LOWVILLE — It was envisioned and built in 1931 because of the glaring need highlighted by the Great Depression. Over the years Lewis County Ge…
LOWVILLE — Lewis County General Hospital opened in 1931, just in time for mother-to-be Iola Bull Millard to make good use of it. A week later, her son was the first baby born there.
“Firsts” trickled in the week after the hospital opened on Aug. 4 of that year.
According to the Times archives, 3-year-old burn victim Herbert Dazen was the first patient on Aug. 5; the first surgery, according to the hospital foundation, was performed on Howard Buzzel on Aug. 6; and on Aug. 11, Gail E. Millard — the first baby — was born, making a lasting impression at 12 pounds.
Baby Millard’s birth was celebrated by the hospital, commemorated in the Times and won him a gold coin he still remembers that was donated by a local benefactor.
“Someone gave me ... a $5 gold piece (for being the first baby) but my mother, ever the patriot, (when) the federal government called in all the gold (for World War II), gave it to them,” he recalled.
This August has brought both the hospital and Mr. Millard into their 90th years on earth.
Both have accomplished a lot in those decades.
Mr. Millard’s mother and father, John E. Millard, hailed from Copenhagen and married in 1929. They lived with his family until they moved to Watertown when their baby was about a year old.
Most of the 1930s and 1940s for both the hospital and its first baby were all about establishing themselves, growing and learning.
For Mr. Millard, that meant developing myriad skills, hobbies and passions while having some memorable adventures along the way.
In 1939, Mr. Millard recalls his parents saving money so his father could take him to the New York World’s Fair where he was most impressed with the Trylon and Perisphere structures that made up the Theme Center. It was also a trip that, in a way, inspired a career change for his father.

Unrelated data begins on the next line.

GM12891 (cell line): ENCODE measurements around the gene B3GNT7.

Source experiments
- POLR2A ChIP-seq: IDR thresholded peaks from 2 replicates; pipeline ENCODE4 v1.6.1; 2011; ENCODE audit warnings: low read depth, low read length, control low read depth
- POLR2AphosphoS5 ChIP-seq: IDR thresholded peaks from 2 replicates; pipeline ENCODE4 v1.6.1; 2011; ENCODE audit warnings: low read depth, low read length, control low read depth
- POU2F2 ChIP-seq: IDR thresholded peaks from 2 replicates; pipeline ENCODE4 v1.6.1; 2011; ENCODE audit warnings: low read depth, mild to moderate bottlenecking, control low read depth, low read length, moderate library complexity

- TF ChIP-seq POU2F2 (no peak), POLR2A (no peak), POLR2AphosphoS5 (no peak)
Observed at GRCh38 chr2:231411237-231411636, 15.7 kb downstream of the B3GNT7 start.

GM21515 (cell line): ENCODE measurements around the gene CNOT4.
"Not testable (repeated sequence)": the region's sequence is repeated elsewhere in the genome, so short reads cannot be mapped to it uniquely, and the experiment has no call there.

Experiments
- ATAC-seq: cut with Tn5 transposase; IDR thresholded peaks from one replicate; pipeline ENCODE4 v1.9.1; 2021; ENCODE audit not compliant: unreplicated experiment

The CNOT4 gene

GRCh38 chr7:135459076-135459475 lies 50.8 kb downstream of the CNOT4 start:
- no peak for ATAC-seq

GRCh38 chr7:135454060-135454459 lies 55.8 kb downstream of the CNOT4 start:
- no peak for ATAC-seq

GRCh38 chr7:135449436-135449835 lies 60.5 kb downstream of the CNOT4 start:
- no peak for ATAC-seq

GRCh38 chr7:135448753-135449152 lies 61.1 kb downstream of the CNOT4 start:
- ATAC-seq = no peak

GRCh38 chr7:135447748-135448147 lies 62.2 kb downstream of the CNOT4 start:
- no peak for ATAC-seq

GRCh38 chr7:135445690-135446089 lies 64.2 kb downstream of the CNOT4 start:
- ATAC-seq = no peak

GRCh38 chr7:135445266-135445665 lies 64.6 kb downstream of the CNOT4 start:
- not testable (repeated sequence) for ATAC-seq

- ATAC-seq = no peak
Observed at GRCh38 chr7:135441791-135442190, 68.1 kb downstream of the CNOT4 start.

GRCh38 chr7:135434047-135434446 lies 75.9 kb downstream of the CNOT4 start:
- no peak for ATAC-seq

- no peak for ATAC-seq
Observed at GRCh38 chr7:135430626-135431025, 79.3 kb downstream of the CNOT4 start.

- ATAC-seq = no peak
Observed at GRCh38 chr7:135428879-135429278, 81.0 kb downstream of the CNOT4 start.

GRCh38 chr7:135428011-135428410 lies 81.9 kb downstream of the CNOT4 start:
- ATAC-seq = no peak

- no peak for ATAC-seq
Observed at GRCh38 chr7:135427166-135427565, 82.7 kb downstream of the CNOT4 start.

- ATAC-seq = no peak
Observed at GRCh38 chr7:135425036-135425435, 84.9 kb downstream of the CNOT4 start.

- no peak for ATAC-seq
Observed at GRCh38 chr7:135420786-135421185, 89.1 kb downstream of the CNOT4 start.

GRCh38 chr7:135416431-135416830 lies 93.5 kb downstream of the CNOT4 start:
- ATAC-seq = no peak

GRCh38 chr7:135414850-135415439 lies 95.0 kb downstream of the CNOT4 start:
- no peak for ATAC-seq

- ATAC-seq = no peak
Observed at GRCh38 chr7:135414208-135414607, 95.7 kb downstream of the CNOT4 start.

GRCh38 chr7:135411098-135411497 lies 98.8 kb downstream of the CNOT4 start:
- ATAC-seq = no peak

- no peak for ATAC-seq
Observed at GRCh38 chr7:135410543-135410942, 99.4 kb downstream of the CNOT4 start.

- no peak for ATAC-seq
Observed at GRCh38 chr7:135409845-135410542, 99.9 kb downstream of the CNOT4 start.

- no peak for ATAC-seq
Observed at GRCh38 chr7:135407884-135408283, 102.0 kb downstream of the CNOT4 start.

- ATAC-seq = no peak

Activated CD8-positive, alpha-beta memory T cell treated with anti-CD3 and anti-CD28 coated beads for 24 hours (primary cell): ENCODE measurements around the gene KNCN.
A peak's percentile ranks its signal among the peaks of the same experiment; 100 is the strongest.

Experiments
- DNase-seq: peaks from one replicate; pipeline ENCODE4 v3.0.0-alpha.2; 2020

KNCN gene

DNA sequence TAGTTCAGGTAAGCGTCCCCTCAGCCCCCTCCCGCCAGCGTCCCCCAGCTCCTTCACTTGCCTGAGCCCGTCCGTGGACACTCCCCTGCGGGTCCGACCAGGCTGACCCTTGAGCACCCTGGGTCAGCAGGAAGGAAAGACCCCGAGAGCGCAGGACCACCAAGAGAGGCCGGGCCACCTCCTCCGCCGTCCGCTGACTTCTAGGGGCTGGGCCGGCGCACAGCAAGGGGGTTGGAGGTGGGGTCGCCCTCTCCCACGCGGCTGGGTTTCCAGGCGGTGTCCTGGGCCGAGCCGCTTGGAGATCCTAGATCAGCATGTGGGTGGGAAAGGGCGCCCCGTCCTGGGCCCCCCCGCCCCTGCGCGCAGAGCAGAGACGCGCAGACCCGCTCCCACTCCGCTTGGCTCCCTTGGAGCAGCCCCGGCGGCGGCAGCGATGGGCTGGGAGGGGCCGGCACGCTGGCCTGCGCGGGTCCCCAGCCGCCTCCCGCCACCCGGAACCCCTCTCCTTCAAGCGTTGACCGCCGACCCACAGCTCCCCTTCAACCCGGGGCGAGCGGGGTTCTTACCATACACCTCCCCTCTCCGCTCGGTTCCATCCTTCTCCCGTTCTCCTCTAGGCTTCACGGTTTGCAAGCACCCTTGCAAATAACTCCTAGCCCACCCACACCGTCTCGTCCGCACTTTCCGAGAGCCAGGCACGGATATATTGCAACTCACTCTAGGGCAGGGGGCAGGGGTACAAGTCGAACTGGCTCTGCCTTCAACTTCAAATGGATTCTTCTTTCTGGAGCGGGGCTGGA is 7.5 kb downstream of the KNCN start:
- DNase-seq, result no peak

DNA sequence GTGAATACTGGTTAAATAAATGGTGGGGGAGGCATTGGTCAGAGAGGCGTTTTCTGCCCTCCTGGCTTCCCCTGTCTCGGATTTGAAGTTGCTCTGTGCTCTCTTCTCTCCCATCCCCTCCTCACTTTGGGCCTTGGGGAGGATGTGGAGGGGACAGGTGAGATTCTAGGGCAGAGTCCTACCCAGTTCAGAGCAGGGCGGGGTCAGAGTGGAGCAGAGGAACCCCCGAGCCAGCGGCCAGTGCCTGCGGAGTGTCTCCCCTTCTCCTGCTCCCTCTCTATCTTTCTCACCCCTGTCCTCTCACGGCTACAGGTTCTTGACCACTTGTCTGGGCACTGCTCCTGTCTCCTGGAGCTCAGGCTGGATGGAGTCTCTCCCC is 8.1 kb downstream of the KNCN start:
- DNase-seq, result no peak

“They had some money left over (from the trip), so Dad bought a camera ... and eventually set up a very successful business,” Mr. Millard said.
The senior Mr. Millard’s resulting passion for photography led the couple to open Millard’s Studio in their Academy Street home in the early 1940s.
As a child, Mr. Millard loved making model airplanes and fitting them with gas engines because radio controls were too expensive and in high school, he took up skiing, he said during an interview on his birthday Wednesday.
He and his friends would make “toe straps” to tie wooden planks onto their feet to slide as well as they could down the small ski hill at Thompson Park.
“It was a nice, short hill with all left turns,” Mr. Millard said. “I didn’t learn to turn right for quite some time.”
That all changed when his father bought him his first pair of “real” skis and started taking him down to Snow Ridge in Turin to conquer bigger hills than the park could offer.
“My mother would always point and say, ‘That’s your hospital,’ when we’d drive by (Lewis County General Hospital) on our way down to Turin,” Mr. Millard said.
After graduating from Watertown High School in 1949, one of the last classes to do so at the old school before the current building was completed in 1951, he started expanding his life.
He went off to St. Lawrence University in Canton in the fall of 1949; enlisted in the Air Force “with a bunch of guys” in January 1951 rather than getting swept up in the Army draft for the Korean War; and married his high school sweetheart, Joan Widrig, of Watertown, in 1952.
Although Mr. Millard said he was “flunking out” of St. Lawrence University before his enlistment part way through his sophomore year, he made a complete turnaround when he came back to the north country in 1955.